نتیجه گیری انگلیسی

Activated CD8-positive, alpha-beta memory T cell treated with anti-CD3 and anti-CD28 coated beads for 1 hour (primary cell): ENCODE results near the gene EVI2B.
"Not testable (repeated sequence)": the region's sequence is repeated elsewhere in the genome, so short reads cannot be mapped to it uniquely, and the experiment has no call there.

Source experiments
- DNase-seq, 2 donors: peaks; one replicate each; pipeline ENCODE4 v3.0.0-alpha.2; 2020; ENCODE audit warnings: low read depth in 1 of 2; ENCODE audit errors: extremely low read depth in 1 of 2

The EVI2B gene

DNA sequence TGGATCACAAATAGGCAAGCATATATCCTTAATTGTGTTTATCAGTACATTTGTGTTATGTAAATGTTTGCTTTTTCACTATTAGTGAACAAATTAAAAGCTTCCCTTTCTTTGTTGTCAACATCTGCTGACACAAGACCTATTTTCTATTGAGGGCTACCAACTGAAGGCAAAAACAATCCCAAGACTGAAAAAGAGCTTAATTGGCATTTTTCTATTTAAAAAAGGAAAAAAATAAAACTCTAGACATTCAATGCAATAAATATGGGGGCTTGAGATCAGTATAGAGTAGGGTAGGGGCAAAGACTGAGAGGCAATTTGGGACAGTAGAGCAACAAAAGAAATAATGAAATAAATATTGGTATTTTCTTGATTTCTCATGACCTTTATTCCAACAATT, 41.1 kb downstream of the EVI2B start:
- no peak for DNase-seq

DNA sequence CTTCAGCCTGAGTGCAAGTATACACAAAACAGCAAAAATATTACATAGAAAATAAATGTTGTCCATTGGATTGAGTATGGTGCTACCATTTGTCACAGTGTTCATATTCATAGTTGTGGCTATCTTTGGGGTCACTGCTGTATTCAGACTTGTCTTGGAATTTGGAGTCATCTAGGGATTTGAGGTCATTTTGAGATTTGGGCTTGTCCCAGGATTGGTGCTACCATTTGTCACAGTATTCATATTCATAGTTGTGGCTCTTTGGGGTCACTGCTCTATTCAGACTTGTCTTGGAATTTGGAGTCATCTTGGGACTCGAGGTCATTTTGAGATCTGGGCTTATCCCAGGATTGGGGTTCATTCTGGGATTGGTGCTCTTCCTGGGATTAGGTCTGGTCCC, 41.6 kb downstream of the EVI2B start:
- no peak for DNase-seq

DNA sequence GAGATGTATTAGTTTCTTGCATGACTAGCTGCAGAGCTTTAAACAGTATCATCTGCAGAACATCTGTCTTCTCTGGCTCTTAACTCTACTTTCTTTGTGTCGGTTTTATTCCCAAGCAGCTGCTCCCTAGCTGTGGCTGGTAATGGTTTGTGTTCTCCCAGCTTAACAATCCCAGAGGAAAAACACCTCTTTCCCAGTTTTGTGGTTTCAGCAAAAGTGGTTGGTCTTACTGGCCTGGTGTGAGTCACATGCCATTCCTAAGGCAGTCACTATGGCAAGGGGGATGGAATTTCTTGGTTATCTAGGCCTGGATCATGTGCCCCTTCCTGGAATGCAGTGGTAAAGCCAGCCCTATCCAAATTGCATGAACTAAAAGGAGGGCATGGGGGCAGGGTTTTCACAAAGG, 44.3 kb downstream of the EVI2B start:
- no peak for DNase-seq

This paper discussed structural and individual inefficiencies in maintaining equipment and facilities. The inefficiencies were developed based on actual observations of O&M fieldwork. To collect raw data from the Operations and Maintenance (O&M) practice, Facilities Management Services (FMS) personnel were shadowed on a volunteer basis for four weeks. Descriptive and statistical analyses with the obtained data reveal quantitative results of inefficiencies in O&M fieldwork (similarities and correlations of time-at-task data and frequency-of-activity data) from various perspectives. In case of time-at-task data, the results of F-tests, ANOVA: single factor and ANOVA: two-factors with replication indicate that the data distributions of O&M fieldwork by the electricians and the plumber are overall sufficiently similar from various perspectives. This suggests that when considering time-at-task aspects of the two trades (data from electricians and plumbers) one can combine their data together. In considering the maintenance activity categories (core maintenance activity (CMA), maintenance support activity (MSA), transit activity), the transit category may be the critical factor in the efficient execution of field work because the highly correlated CMA (getting materials, spare parts and tools; carrying out maintenance requests specified in the work order; inspection; requesting collaboration) and all MSA are dependent on transit in most cases. Excluding the conventional core maintenance activities such as diagnosis, repair, and inspection that tradespeople conduct with equipment, most O&M activities observed are information-related activities, for which they spent around 12+% of their total time. These activities could easily be facilitated by providing proper computational support. In addition, we observed that the current conditions of O&M information stored in computerized O&M systems and, especially, hard-copy documents are often old and therefore unreliable due to the fact that the tradespeople tend to rely on their and/or colleagues recall rather than computerized O&M systems when they collect information on the specific equipment and the facility. This was also one of essential cause for O&M fieldwork inefficiency. In order to complete work orders, various types of O&M information are used, including performance-related data from sensors, equipment specifications, O&M history and drawings. It is obvious that accurate information about equipment is critical to successfully complete O&M activities. ‘Accurate’ in this context means the correct specification for a type of replacement part, the exact location where a work order task has to be completed, or the correct contact number and address for a person involved in the execution of the task, Otherwise, the O&M personnel have to perform additional information collection activities which can be time consuming. Moreover, as revealed in the correlation analysis, those activities are often accompanied by redundant transit activities. Consequently, this is a significant factor in controlling O&M efficiency. Therefore, there is a need for a computer based decision support system that provides accurate information at the needed time so that FMS personnel can minimize information retrieval time. In order to improve the accuracy of information, such a system needs to be designed such that users update, easily and correctly, any changes they made during O&M fieldwork. From the perspective of retrieving information, a computing strategy which supports ubiquitous information access needs to be considered so that O&M personnel can retrieve information without extra transit. Consequently, such a system would enable O&M personnel to have more time for core O&M activities. This would result in faster and more reliable O&M, which is the ultimate objective of primary research in this area, including the present one.